New Hampshire ceases mercury light bulbs recycling program

State budget cuts have made a new victim out of the New Hampshire mercury-laced low-energy bulb recycling program. The five-year-old initiative has run out of funds and now the residents of the state will have to look elsewhere to recycle fluorescent light tubes, compact fluorescent bulbs and other fixtures that contain small traces of hazardous materials, according to Business Week.

"It's a real problem," Paul Lockwood, pollution prevention supervisor for the state Department of Environmental Services, told the news outlet. "It's against the law to put them in the garbage, so what do consumers do with them?"

While residents of the area can take advantage of hardware store recycling programs, recent statistics show that only 12 percent of these individuals bring their bulbs to the proper receptacle. According to Lockwood, New Hampshire consumers generate 2.6 million spent CFL and fluorescent light fixtures per year. Due to the hazardous nature of mercury and other caustic materials found in these bulbs, the state will have to find a solution to encourage its citizens to dispose of their lights properly.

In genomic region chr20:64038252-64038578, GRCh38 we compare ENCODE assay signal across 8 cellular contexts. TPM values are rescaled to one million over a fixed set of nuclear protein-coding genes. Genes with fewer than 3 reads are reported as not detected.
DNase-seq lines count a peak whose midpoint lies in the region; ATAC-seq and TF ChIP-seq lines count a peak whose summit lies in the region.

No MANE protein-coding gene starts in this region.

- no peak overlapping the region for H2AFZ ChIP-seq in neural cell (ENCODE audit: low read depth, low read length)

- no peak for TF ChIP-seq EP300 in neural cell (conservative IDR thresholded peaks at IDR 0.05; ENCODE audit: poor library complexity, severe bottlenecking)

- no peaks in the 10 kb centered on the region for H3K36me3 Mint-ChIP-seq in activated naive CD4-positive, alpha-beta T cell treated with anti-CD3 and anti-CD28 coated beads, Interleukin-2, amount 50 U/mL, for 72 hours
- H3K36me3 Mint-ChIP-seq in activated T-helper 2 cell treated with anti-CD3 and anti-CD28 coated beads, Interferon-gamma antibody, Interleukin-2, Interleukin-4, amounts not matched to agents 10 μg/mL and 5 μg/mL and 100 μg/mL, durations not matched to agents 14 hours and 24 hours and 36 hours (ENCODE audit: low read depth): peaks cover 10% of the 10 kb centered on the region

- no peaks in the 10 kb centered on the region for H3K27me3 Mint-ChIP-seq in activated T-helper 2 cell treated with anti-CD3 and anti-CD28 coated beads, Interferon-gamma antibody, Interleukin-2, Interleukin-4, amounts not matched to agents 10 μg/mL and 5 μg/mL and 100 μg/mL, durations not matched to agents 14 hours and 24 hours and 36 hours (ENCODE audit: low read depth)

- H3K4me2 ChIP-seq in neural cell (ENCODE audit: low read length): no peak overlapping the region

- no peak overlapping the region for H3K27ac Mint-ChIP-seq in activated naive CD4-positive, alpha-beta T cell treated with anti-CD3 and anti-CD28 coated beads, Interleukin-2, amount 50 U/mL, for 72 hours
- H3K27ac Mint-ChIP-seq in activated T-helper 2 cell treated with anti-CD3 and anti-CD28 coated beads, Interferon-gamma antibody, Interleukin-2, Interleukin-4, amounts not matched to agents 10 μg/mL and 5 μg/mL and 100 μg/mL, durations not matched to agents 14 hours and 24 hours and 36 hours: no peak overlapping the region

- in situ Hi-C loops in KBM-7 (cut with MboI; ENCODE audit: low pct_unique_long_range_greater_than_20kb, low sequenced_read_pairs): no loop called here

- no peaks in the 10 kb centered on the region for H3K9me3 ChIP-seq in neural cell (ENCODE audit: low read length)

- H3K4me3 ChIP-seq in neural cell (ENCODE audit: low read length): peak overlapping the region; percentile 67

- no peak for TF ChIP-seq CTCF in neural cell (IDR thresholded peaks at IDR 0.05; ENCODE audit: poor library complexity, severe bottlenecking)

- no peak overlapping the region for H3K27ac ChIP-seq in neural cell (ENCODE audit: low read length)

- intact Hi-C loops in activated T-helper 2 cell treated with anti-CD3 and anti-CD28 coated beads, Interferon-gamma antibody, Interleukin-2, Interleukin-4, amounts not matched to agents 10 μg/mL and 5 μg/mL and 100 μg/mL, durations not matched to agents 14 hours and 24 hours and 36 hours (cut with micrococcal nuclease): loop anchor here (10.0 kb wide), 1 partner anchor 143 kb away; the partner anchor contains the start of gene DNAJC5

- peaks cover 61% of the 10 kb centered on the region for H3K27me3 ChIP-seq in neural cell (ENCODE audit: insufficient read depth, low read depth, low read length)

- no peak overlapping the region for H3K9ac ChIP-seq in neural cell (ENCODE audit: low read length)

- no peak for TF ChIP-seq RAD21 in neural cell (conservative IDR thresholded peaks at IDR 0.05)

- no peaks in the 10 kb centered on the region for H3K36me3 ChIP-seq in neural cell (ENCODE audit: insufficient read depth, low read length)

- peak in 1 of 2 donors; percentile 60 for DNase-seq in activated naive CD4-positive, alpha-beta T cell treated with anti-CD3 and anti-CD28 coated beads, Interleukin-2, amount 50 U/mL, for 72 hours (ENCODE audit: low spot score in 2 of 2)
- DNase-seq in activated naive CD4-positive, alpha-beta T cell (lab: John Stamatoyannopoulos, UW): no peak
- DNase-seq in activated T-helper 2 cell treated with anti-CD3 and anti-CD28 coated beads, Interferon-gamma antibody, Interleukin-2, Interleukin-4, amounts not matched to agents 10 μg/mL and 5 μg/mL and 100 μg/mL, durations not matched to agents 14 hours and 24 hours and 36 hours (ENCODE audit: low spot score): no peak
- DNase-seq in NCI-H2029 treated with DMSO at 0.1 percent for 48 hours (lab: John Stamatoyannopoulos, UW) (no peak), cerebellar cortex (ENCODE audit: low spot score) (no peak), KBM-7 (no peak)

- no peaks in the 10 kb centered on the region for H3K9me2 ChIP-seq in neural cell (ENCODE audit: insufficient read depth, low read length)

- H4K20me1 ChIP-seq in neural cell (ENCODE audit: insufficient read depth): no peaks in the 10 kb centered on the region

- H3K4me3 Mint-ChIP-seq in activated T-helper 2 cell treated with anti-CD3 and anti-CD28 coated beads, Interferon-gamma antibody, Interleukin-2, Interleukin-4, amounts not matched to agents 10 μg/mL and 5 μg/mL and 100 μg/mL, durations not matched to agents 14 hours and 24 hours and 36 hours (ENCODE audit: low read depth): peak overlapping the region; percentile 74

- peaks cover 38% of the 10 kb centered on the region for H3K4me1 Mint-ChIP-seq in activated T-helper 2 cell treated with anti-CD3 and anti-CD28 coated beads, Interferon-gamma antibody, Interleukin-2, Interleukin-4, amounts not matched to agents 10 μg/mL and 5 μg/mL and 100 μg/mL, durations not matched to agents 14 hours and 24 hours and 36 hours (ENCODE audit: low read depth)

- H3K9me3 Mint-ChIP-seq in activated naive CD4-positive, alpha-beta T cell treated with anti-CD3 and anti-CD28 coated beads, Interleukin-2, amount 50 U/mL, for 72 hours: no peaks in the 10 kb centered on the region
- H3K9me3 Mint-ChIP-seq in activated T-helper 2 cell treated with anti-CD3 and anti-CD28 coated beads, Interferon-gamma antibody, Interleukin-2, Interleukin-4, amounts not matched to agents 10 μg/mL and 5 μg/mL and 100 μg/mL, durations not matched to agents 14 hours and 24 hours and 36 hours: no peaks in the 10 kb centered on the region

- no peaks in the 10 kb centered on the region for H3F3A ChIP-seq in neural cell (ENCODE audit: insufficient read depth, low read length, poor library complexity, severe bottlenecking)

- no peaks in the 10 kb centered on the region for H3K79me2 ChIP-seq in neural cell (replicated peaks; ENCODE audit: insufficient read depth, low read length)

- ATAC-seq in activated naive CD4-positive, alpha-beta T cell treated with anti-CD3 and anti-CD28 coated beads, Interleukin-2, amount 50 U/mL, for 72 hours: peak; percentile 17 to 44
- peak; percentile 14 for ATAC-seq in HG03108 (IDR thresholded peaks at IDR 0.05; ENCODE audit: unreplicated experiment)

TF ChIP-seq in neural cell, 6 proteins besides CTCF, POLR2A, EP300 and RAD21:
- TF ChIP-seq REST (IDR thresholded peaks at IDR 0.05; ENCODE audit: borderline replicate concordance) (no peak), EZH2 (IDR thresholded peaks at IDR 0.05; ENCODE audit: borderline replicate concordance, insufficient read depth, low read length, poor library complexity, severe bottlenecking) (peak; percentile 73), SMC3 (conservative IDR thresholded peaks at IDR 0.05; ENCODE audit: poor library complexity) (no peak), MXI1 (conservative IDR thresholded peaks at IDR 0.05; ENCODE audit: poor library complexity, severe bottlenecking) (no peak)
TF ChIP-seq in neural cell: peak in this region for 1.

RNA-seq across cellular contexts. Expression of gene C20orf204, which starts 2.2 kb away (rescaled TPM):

"When a lamp is broken, its mercury vaporizes," Lockwood told the news source. "If it gets into a landfill, it gets into the ground water."

One way that homeowners can practice greater sustainability and remove these hazardous fixtures from local landfills is to invest in LED lighting. These fixtures do not contain mercury or halogen gases, and are 100 percent recyclable. They also will last far longer than standard incandescent and CFL bulbs, making them the obvious choice for a greener home.

When disposing of mercury-laced low-energy bulbs, be sure to research the proper recycling methods for your area. This will go a long way to reducing your impact on the environment and creating a sustainable community.